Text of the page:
There is a place in Scotland called "Houliston" (Lothian) and it is tempting to look there for a connection as well. In fact the unit "Houli-" in this case is not Gaelic but Norman-French!

At this point it is worth noting that Irish surnames are not constructed upon place-names but quite the other way round. Whereas elsewhere in the British Isles people often take the name of a place as an identity, in Ireland places are named after people. Hence the frequency of the prefix "Bally-" which means "the homestead of -" (hence, for example, "Ballypatrick" in Tipperary.) Further, and reduced to very simple terms, Irish surnames identified people as belonging to a Clan and did not refer to their descent. That is why it is still possible to find almost entire communities with the same surname but by no means sharing a common ancestry.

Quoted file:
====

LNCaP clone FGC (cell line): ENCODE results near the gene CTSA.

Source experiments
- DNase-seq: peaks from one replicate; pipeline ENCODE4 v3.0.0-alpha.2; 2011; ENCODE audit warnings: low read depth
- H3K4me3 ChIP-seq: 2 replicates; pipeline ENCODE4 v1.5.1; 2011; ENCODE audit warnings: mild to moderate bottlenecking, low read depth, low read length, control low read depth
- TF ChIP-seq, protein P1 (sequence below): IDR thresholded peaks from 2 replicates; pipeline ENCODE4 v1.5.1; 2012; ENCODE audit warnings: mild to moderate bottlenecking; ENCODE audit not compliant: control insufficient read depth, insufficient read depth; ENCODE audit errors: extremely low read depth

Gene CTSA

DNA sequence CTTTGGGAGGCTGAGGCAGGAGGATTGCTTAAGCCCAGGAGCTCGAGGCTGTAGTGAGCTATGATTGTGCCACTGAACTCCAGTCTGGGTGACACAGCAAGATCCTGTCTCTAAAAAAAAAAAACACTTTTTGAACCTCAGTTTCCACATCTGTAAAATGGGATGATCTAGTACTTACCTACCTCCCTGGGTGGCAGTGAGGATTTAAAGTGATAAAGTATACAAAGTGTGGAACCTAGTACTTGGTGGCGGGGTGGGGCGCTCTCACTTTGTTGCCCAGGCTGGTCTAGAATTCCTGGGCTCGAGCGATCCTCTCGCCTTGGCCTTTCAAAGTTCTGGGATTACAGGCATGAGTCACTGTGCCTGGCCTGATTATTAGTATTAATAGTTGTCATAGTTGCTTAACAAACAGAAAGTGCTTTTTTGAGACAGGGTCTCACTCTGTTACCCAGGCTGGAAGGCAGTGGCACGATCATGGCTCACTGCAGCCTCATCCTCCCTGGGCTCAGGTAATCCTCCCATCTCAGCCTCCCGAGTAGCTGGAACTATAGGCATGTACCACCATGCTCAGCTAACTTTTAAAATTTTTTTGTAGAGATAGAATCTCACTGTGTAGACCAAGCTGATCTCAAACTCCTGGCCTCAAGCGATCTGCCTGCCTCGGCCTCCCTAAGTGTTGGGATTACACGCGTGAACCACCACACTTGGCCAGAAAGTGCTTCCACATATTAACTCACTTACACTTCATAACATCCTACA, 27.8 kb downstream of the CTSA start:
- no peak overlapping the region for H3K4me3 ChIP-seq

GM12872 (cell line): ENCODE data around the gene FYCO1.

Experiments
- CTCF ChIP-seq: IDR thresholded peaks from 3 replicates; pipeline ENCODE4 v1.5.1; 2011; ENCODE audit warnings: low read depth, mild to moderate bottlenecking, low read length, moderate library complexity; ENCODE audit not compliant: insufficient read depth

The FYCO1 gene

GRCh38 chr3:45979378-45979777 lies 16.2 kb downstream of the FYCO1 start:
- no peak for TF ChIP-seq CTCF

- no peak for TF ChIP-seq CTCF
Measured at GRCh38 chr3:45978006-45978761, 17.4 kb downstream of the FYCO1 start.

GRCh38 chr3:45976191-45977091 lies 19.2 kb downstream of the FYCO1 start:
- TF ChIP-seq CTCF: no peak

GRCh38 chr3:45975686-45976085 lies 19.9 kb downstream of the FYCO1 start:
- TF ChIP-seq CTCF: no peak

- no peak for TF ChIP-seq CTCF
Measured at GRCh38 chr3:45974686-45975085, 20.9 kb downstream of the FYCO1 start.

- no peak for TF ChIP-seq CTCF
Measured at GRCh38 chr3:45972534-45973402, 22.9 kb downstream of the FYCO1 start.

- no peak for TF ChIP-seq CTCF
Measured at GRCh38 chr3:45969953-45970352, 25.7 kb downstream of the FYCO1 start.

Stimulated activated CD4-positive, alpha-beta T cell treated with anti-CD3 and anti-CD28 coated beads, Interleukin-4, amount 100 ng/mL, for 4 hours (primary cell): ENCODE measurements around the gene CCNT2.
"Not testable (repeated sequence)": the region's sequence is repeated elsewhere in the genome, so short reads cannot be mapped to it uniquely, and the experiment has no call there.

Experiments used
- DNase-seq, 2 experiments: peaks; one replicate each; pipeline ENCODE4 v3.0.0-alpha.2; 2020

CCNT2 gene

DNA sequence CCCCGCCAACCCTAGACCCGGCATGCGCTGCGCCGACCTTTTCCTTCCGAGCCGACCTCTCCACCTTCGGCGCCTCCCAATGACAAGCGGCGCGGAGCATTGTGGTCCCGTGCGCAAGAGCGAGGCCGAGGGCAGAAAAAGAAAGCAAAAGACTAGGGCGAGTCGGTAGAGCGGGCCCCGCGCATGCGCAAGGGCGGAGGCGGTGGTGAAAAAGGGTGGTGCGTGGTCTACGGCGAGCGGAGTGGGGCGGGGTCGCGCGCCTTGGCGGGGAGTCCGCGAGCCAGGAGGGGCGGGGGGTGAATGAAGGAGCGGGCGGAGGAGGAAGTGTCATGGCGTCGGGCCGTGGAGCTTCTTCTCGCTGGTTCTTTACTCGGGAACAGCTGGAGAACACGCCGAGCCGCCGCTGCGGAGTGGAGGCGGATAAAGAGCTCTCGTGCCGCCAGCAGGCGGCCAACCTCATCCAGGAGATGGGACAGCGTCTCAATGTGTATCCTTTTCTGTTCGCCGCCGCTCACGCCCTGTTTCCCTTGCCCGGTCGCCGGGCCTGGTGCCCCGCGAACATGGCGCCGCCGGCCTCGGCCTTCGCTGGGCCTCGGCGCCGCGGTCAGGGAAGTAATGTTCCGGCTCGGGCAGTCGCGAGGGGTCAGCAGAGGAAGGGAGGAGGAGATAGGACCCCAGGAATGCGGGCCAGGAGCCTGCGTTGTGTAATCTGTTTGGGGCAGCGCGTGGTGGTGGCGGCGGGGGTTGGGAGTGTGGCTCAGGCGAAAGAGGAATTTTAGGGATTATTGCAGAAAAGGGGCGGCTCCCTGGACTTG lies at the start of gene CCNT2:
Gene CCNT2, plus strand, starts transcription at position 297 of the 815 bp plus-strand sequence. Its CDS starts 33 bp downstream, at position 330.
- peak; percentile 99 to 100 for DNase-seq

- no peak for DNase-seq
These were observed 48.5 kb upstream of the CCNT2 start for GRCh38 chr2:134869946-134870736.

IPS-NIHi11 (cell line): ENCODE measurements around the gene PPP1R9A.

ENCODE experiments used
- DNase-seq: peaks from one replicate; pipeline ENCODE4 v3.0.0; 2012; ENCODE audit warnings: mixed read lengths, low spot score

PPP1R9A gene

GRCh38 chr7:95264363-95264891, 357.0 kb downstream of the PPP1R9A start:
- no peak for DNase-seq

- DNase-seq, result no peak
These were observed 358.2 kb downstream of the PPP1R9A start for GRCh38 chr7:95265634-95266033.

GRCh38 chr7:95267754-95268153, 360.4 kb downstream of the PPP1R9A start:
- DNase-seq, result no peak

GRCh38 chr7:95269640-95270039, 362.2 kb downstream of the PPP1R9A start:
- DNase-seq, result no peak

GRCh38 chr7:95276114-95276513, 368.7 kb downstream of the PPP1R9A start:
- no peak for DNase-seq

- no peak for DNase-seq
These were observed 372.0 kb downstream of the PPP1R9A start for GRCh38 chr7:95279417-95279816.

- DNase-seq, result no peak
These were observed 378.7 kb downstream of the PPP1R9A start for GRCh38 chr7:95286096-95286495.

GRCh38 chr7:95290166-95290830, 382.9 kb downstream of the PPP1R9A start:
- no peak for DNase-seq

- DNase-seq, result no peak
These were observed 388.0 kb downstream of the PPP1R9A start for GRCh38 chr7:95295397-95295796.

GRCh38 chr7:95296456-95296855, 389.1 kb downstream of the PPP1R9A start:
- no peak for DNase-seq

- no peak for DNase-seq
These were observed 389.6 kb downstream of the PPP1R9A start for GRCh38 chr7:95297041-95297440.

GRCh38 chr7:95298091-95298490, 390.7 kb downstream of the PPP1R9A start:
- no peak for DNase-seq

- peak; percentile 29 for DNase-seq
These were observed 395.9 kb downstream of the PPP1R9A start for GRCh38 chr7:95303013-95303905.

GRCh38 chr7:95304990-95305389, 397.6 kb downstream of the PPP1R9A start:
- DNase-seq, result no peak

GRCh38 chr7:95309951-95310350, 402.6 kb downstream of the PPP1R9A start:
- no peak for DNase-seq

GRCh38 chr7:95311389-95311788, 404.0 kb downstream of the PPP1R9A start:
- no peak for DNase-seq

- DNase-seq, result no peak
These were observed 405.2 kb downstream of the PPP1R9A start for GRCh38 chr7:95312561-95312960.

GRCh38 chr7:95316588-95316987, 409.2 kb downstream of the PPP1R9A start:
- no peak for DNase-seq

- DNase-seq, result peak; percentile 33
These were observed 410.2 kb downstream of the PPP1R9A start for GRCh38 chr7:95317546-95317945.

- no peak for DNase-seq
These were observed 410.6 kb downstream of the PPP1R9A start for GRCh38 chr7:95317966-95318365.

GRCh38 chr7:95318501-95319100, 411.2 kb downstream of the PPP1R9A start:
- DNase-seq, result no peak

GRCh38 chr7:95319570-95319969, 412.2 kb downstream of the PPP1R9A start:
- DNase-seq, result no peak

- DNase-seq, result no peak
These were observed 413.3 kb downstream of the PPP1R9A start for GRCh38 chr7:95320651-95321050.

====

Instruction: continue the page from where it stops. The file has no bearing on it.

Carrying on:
The custom of using Clan names persisted right through Irish History (which is considerably older than English) and many such names can be traced to the fourth century.

Consequently the identity of the Founders of a Clan and its Name is frequently lost in the mists of antiquity and legend. This is especially so since during that country's turbulent history many valuable records have perished. In the case of "Houlihan" we know it is based on the Gaelic word Uallach" which translates as proud" or "dignified".

More in keeping with Irish tradition, its form ought to be "O hUallachan". As in Scottish names, "Mac" would signify "Son Of-" and "O-"- means "the descendant of -". In this case, then, it signifies: "One who is a descendant of the son of Uallachan".